Doctors update guidelines for detecting, treating hypothyroidism during pregnancy

08/01/2011
In response to findings suggesting a more acute risk of pregnancy complications caused hypothyroidism, a team of researchers associated with the American Thyroid Association (ATA) recently released a list of updated guidelines for the detection and treatment of the thyroid disease in expectant mothers.

The report appeared in the journal Thyroid. It emphasized that the condition can cause a number of serious complications during or after pregnancy, for mother and child alike.

Researchers from the U.S., Argentina, Iran and Italy noted that these can include low birth weight, premature birth or miscarriage, as well as delayed fetal cognitive development and high gestational blood pressure. They added that even sub-clinical hypothyroidism entails a risk of any of these side effects, though the data on this is somewhat scarce.



Approximately 5 percent of Americans suffer from hypothyroidism, according to the National Institute of Diabetes and Digestive and Kidney Diseases (NIDDK). The organization notes that women are much more likely than men to develop the condition, adding that pregnancy puts particular strain on the thyroid gland.



Alex Stagnaro-Green, a member of the ATA panel and lead author of the new guidelines, agreed. He stated that even women with no history of thyroid problems should be aware of the risk of prenatal hypothyroidism, as should their doctors.

"In essence, pregnancy is a stress test for the thyroid, resulting in hypothyroidism in women with limited thyroidal reserve or iodine deficiency," Stagnaro-Green wrote.

The study estimated that the thyroid gland expands by 10 percent in pregnant women with healthy iodine levels, and between 20 and 40 percent among those who have a deficiency of the element.

Furthermore, during pregnancy, the gland requires approximately 50 percent more iodine per day, the group said.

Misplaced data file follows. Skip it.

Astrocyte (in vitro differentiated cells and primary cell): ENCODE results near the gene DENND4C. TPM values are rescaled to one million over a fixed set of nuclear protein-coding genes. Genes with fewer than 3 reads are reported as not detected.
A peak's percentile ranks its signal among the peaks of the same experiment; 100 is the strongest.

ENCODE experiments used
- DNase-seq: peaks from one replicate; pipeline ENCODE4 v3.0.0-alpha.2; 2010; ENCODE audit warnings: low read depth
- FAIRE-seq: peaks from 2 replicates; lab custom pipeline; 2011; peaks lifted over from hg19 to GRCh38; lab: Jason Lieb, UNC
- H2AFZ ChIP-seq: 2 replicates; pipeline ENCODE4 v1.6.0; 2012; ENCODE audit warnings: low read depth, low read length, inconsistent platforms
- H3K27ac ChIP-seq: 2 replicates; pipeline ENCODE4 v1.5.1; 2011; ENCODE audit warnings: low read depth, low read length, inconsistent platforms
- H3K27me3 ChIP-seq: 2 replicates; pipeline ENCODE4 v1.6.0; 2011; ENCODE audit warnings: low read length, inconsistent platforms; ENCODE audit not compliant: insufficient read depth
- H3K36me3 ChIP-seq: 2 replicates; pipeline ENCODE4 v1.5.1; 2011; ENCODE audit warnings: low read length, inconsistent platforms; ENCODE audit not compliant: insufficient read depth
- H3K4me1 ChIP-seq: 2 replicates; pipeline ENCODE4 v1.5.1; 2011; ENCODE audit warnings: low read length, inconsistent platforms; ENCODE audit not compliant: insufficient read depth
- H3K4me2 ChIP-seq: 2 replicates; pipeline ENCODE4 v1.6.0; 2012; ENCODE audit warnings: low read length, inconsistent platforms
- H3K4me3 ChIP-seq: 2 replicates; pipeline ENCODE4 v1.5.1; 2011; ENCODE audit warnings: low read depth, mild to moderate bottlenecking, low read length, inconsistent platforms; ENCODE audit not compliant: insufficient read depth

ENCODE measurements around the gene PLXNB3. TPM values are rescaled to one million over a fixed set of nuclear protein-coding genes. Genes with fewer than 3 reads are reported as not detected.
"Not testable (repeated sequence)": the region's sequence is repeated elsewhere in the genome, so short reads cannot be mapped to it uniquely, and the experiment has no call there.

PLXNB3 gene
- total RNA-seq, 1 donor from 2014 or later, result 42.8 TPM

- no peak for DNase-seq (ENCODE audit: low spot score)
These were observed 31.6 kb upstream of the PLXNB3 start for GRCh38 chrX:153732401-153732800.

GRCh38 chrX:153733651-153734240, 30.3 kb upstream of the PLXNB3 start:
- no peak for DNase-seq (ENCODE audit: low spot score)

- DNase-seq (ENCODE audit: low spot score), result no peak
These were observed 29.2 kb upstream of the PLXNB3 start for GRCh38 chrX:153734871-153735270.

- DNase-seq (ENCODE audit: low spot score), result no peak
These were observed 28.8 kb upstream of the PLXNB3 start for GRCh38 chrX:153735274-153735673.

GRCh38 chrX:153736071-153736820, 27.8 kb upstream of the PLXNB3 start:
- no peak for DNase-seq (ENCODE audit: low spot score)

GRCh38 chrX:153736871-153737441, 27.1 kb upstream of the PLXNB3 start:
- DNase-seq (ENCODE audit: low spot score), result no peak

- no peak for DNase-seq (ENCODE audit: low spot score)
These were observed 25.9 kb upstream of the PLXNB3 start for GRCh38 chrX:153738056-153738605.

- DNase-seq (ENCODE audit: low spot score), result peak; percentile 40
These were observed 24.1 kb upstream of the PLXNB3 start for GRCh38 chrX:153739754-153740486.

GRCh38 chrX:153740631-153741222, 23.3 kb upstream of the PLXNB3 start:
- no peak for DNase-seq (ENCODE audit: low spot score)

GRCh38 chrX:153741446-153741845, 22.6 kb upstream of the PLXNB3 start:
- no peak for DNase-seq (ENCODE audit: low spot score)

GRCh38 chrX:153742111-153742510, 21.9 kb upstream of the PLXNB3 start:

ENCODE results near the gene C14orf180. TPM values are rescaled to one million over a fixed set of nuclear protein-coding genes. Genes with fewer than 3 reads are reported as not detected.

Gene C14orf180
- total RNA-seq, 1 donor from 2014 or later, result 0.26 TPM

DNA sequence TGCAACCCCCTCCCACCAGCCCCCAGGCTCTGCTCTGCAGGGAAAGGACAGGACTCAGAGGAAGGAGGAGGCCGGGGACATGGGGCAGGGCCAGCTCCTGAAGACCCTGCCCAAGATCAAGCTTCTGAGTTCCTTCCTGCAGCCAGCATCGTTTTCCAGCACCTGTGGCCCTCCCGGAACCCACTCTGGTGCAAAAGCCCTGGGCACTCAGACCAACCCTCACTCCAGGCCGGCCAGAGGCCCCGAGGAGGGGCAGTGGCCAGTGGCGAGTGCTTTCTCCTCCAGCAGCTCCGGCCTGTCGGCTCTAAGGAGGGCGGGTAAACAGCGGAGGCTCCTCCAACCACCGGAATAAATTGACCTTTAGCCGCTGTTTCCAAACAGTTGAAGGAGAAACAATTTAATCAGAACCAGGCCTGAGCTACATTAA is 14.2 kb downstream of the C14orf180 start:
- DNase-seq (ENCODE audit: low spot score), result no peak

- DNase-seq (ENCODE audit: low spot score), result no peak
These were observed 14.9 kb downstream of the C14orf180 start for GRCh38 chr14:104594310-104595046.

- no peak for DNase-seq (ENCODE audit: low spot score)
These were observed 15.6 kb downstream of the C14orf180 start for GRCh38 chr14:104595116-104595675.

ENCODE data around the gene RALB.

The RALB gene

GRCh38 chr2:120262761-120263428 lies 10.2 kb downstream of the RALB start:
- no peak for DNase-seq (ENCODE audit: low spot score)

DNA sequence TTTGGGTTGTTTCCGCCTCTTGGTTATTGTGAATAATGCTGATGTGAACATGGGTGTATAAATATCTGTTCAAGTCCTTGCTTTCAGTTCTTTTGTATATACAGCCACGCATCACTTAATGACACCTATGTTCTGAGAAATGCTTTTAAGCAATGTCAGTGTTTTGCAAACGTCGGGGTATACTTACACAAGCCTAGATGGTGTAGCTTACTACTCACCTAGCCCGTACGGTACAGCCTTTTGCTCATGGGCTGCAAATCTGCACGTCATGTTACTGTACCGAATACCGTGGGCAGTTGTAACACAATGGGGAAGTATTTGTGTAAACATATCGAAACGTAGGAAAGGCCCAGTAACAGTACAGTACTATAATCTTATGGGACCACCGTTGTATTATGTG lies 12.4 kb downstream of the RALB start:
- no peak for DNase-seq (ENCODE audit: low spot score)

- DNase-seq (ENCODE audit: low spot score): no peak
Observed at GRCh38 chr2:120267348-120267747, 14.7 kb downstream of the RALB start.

Given that even women with otherwise healthy thyroid function may develop hypothyroidism during gestation, many of the panel's new recommendations focused on increased vigilance, especially among doctors whose patients are either euthyroid or who have a sub-clinical form of the condition.

For example, the team suggested that women be given regular thyroid peroxidase (TPO) antibody tests during pregnancy, since around 20 percent of those with healthy thyroid function during the first trimester nevertheless have TPO antibodies in their blood.

The presence of these compounds carries a risk of hypothyroidism in the second and third trimesters, the ATA panel said. The Mayo Clinic states that having TPO antibodies in one's blood points to the potential for an autoimmune disorder, like Hashimoto's or Graves' diseases.

Researchers added that if a woman is found to be TPO antibody-positive, she should be given oral levothyroxine, a synthetic thyroid hormone.

The panel's full list of recommendations runs to 30 pages. Gregory Brent, president of the ATA, noted the importance of the authors' diverse specializations.

"This broad representation of providers that care for pregnant women will significantly increase the impact of these guidelines and translation of findings from the most recent research to clinical practice," he concluded.